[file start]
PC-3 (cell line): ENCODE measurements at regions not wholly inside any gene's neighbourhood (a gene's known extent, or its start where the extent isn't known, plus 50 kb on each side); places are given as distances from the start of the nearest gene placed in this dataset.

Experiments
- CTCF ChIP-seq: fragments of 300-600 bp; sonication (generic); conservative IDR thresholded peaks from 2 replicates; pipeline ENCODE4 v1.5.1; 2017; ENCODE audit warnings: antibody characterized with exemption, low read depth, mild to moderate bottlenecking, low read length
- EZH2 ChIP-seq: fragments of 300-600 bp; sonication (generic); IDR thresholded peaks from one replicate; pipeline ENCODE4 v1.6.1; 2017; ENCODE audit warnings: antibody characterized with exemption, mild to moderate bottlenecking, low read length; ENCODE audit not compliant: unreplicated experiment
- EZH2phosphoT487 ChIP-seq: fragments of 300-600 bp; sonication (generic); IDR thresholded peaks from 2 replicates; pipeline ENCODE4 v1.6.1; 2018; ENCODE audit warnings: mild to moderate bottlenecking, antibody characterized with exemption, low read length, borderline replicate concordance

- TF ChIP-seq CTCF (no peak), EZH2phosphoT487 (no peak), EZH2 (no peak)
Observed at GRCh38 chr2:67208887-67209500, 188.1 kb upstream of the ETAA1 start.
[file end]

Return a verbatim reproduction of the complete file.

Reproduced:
PC-3 (cell line): ENCODE measurements at regions not wholly inside any gene's neighbourhood (a gene's known extent, or its start where the extent isn't known, plus 50 kb on each side); places are given as distances from the start of the nearest gene placed in this dataset.

Experiments
- CTCF ChIP-seq: fragments of 300-600 bp; sonication (generic); conservative IDR thresholded peaks from 2 replicates; pipeline ENCODE4 v1.5.1; 2017; ENCODE audit warnings: antibody characterized with exemption, low read depth, mild to moderate bottlenecking, low read length
- EZH2 ChIP-seq: fragments of 300-600 bp; sonication (generic); IDR thresholded peaks from one replicate; pipeline ENCODE4 v1.6.1; 2017; ENCODE audit warnings: antibody characterized with exemption, mild to moderate bottlenecking, low read length; ENCODE audit not compliant: unreplicated experiment
- EZH2phosphoT487 ChIP-seq: fragments of 300-600 bp; sonication (generic); IDR thresholded peaks from 2 replicates; pipeline ENCODE4 v1.6.1; 2018; ENCODE audit warnings: mild to moderate bottlenecking, antibody characterized with exemption, low read length, borderline replicate concordance

- TF ChIP-seq CTCF (no peak), EZH2phosphoT487 (no peak), EZH2 (no peak)
Observed at GRCh38 chr2:67208887-67209500, 188.1 kb upstream of the ETAA1 start.